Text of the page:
Chums: How a Tiny Caste of Oxford Tories Took Over the UK-Simon Kuper-Profile, 240pp, £16.99

“Ruling Britain was the prerogative of their caste”,

Simon Kuper

“To understand the man, you have to know what was happening in the world when he was 20.”

Napoleon Bonaparte

Chums is a useful but limited look at a group of Oxford Tories who now run the country on behalf of a section of the English bourgeoisie. As Kuper adeptly explains, this group is hardly a set of intellectual giants.

One of the group’s cheerleaders and media friend Toby Young was forced to admit that “It has become a commonplace of Islington dinner parties that the reason Britain is in such a mess is because of its wretched class system which has condemned us to be ruled by a bunch of incompetent Tory toffs. Not only are they lazy and amoral, believing the rules don’t apply to them, but for the most part, they are innumerate and scientifically illiterate, thanks to the humanities bias at Britain’s elite public schools and Oxford University. Little wonder they have made such a hash of governing the country, culminating in the disastrous decision to leave the European Union”.[1]

The leader of this group is Boris Johnson, who learnt at a very early age that he was never going to win a sustained intellectual argument with anyone. So, according to Kuper, to defeat opponents whose arguments were better, he ignored them and offered “carefully timed jokes, calculated lowerings of the voice, and ad hominem jibes”.

During his time at Oxford, Johnson was at the heart of a somewhat incestuous network of friends that now hold political power in Britain. This clique, according to Kuper, was “born to power”. More importantly, it was this clique that organised Brexit. According to a statement by the Socialist Equality Party, “the Remain and Leave wings of the British bourgeoisie had opposing strategies to respond to the inexorable drift towards trade war between the major powers. Both factions are equally reactionary. The Remain faction wanted to preserve Britain’s global position within the EU trading bloc and its massive single market. The Leave forces viewed the EU as an impediment to the UK’s pursuing a global trade and investment policy as a deregulated base for financial speculation, centred on a strengthened alliance with the US and directed against Germany and France.

Brexit is, therefore, a product of global economic and social contradictions produced by capitalism. This was underscored within months of the referendum vote by the election of Donald Trump in the 2016 US presidential election, standing on his nationalist “America First” agenda. Trump embraced Brexit as a weapon to encourage the breakup of an EU he denounced as a “competitor,” not an ally, and as a “cartel” run in the interests of Germany.[2]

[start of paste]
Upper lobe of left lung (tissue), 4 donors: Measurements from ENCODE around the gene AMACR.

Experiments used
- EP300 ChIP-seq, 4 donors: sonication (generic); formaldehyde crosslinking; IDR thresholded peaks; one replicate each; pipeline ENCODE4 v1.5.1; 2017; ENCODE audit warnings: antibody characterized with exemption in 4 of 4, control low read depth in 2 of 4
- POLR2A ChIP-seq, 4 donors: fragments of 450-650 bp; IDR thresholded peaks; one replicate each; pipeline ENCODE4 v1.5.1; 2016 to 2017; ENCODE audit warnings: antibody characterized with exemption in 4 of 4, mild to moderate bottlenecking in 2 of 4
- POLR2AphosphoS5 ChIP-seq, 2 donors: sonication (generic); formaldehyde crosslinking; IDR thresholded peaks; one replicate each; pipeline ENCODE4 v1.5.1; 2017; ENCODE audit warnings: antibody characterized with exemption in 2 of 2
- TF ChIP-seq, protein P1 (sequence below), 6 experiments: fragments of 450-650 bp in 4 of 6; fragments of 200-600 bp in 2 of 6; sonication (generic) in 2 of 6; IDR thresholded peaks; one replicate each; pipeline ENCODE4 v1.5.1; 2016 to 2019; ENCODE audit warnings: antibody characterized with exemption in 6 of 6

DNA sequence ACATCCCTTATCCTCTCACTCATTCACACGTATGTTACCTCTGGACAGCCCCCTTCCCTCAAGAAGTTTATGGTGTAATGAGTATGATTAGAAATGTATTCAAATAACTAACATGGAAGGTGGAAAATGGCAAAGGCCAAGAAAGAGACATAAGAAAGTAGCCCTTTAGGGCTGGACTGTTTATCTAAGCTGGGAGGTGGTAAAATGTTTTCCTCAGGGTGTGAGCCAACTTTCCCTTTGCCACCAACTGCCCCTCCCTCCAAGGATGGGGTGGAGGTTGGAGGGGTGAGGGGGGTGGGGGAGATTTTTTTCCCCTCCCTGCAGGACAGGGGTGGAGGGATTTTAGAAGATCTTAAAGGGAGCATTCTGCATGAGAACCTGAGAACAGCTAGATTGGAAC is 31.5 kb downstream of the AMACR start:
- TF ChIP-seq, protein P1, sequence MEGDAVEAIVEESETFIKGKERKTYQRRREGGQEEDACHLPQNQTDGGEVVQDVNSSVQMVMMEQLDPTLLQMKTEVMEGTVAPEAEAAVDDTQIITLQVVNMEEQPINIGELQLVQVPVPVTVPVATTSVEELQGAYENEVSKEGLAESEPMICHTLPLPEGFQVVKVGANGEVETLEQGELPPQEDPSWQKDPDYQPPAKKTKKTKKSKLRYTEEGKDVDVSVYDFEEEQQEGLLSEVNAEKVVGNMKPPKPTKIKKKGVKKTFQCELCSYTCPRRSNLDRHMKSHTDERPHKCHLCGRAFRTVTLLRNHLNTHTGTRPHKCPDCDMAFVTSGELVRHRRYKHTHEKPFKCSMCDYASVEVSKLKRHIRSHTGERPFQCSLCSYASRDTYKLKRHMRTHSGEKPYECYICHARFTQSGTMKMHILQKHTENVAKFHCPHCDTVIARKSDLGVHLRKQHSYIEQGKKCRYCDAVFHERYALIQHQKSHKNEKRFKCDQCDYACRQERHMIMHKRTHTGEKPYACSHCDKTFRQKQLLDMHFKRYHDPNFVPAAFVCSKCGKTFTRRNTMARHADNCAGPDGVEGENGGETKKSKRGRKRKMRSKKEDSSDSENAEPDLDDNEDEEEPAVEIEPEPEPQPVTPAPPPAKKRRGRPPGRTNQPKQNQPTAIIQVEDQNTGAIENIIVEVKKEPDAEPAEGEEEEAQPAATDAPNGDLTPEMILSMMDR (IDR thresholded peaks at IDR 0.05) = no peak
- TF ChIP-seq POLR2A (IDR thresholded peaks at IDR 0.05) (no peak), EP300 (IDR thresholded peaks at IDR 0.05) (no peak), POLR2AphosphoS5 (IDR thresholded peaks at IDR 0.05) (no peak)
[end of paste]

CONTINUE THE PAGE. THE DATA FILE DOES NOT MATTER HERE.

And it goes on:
The book details this group, including Michael Gove, Patrick Robertson, Dan Hannan and Dominic Cumming and others who, under the influence of the right-wing historian Norman Stone hatched the idea of a break away from Europe. As Jacob Rees-Mogg put it so bluntly, “We on this side know each other.” It is not difficult to see why a section of the English bourgeoisie choose this group of vacuous individuals or, as Kuper puts it, a “chumocracy” to do its dirty work for it.

If Johnson and his friend’s behaviour during their reign has taught us anything, this psychopathic social class has lost any right to rule. During their reign, Johnson and his allies launched a one-sided class war. It is clear to anyone that Johnson’s reputation is now in tatters, but according to Chris Marsden, “the more fundamental issue at stake is whether he is too damaged to navigate the treacherous waters British imperialism has now entered. Most importantly, can Johnson lead Britain’s war drive against Russia and China, in alliance with the United States, while carrying out the brutal offensive against the working class needed to pay for it?”[3]

While it is politically important that Kuper has identified the class and social base of the Tories, it is hoped that Kuper’s next book would do the same for the Labour Leadership. It also contains a significant number of privately educated individuals, and therefore Labour is no less a party of the super-rich than the Conservatives.

Kuper has done a good job is raising the question of class in Britain. The crap espoused by Labour and Tories alike that Britain is a classless society has been badly exposed as a lie. However, under conditions of mass death and massive levels of social inequality, it is a dangerous act to raise the issue of class in Britain because Britain’s ruling elite sees it as “tantamount to an invitation to working people to join a class war that has—to date—been raging in an almost entirely one-sided fashion”.


[2] Britain leaves the European Union: Against nationalism, For the United Socialist States of Europe!-


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